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Who Bankrolls Congress? Harry Reid Edition

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By Josh Israel, Aaron Mehta, Caitlin Ginley, and Claritza Jimenez

A former professional gambler, a taxi company magnate, a telecommunications lobbyist, and a giant tobacco company are among the top lifetime givers to Senate Majority Leader Harry Reid, 70, of Nevada, who faces the toughest re-election race of his political career.

Those are the results of the Center for Public Integrity's review of CQ MoneyLine information on Reid's contribution history for campaign accounts and leadership PACs, dating back to his first successful congressional campaign in 1982. The Center's inquiry marks the first in a series of stories on the top donors to Congressional leadership. Future articles will analyze the fundraising records of Senate Minority Leader Mitch McConnell, House Speaker Nancy Pelosi and House Minority Leader John Boehner.

In Nevada's rough-and-tumble politics, Reid's top backers include a heavy dose of the Nevada business community, especially in the casino and land development areas, and the telecommunications industry. Those business interests are balanced by sizable support from organized labor and trial lawyers.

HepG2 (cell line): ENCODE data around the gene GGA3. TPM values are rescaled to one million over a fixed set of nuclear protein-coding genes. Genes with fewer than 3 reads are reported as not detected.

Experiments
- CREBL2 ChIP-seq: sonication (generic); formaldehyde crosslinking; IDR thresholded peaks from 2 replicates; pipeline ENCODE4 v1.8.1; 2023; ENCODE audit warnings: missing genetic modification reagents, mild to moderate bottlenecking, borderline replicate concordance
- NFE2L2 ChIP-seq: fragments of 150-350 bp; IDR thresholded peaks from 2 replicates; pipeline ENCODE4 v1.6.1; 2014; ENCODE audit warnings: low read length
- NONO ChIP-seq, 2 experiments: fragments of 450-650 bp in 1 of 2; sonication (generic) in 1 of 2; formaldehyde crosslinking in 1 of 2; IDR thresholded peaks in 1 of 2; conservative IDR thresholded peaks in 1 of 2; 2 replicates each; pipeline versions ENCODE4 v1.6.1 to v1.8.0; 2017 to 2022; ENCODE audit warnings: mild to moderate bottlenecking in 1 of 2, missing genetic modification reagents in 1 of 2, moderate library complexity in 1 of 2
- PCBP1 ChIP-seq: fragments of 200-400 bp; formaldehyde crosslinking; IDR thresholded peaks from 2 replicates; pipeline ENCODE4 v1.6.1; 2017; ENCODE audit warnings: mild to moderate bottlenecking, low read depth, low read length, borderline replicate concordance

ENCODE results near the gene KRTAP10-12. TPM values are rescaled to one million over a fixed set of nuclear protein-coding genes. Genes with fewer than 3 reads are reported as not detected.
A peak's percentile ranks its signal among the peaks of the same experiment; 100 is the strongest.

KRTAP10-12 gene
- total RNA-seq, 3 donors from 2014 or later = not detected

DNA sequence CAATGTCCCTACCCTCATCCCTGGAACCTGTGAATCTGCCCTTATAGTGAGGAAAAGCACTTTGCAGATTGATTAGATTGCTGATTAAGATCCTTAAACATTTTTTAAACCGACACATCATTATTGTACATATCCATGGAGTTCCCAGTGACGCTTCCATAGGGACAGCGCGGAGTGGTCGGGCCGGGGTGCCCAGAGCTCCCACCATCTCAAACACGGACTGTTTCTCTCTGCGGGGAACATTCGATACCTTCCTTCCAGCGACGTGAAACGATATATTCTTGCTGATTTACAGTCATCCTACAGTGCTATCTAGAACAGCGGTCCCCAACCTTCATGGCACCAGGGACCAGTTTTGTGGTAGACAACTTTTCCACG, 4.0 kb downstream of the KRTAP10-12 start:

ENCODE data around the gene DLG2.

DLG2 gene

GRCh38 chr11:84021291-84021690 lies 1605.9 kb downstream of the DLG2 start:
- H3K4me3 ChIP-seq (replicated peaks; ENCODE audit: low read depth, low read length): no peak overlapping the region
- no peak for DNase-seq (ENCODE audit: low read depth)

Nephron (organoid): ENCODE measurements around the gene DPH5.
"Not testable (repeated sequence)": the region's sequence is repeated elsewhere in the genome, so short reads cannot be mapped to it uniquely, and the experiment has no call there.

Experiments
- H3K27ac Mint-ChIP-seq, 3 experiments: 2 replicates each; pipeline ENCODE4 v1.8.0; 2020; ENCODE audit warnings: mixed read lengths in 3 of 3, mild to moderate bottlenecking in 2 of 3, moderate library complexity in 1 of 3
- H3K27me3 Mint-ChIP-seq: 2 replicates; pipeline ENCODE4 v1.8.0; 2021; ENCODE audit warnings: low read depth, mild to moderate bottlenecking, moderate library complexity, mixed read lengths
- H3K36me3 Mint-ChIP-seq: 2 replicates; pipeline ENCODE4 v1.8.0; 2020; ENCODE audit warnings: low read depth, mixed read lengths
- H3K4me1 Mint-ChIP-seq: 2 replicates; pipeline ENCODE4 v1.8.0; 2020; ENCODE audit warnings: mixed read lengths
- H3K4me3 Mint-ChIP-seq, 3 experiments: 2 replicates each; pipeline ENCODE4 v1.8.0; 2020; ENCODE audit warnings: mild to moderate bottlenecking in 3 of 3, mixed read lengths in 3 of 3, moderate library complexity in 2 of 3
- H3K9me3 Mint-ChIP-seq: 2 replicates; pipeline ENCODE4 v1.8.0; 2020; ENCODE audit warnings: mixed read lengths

That 1982 campaign for the House cost Reid just over $500,000. How times have changed. With a hotly contested re-election battle on the horizon this November, Reid's campaign committee spent more than eight times that amount in 2009 alone.

All told, Reid has raised more than $42 million over nearly three decades, including more than $6.5 million for the federal version of his leadership PAC, the Searchlight Leadership Fund. Representing a swing state like Nevada -- in four of the last five presidential elections the state has been won by a margin of less than four points -- Reid has needed almost every penny. The former middleweight boxer is currently in the political fight of his life, trailing in virtually every public poll when matched up against his likely November opponents.

But he has also earned the appreciation of his Senate Democratic caucus colleagues by spreading his wealth around; he has helped ensure their loyalty and a majority by giving contributions from the Searchlight Leadership Fund or his campaign account to all but one of his 56 caucus colleagues with past or current Senate campaigns. Indeed, the only candidate not to receive a contribution from Reid was millionaire Herb Kohl of Wisconsin, who almost entirely self-funds his campaigns.

Of Reid's $42 million-plus in fundraising, more than $25 million came from individuals.